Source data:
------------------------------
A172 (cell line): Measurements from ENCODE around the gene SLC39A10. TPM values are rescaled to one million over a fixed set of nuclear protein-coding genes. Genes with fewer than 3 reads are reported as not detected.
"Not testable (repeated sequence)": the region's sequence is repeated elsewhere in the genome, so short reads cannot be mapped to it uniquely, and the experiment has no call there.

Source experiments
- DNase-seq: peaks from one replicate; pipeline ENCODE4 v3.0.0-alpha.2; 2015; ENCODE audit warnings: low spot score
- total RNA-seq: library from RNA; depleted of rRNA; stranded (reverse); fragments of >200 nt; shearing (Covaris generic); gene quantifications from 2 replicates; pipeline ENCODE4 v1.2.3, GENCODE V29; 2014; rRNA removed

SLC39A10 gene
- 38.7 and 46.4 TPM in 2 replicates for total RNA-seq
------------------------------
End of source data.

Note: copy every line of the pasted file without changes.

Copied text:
A172 (cell line): Measurements from ENCODE around the gene SLC39A10. TPM values are rescaled to one million over a fixed set of nuclear protein-coding genes. Genes with fewer than 3 reads are reported as not detected.
"Not testable (repeated sequence)": the region's sequence is repeated elsewhere in the genome, so short reads cannot be mapped to it uniquely, and the experiment has no call there.

Source experiments
- DNase-seq: peaks from one replicate; pipeline ENCODE4 v3.0.0-alpha.2; 2015; ENCODE audit warnings: low spot score
- total RNA-seq: library from RNA; depleted of rRNA; stranded (reverse); fragments of >200 nt; shearing (Covaris generic); gene quantifications from 2 replicates; pipeline ENCODE4 v1.2.3, GENCODE V29; 2014; rRNA removed

SLC39A10 gene
- 38.7 and 46.4 TPM in 2 replicates for total RNA-seq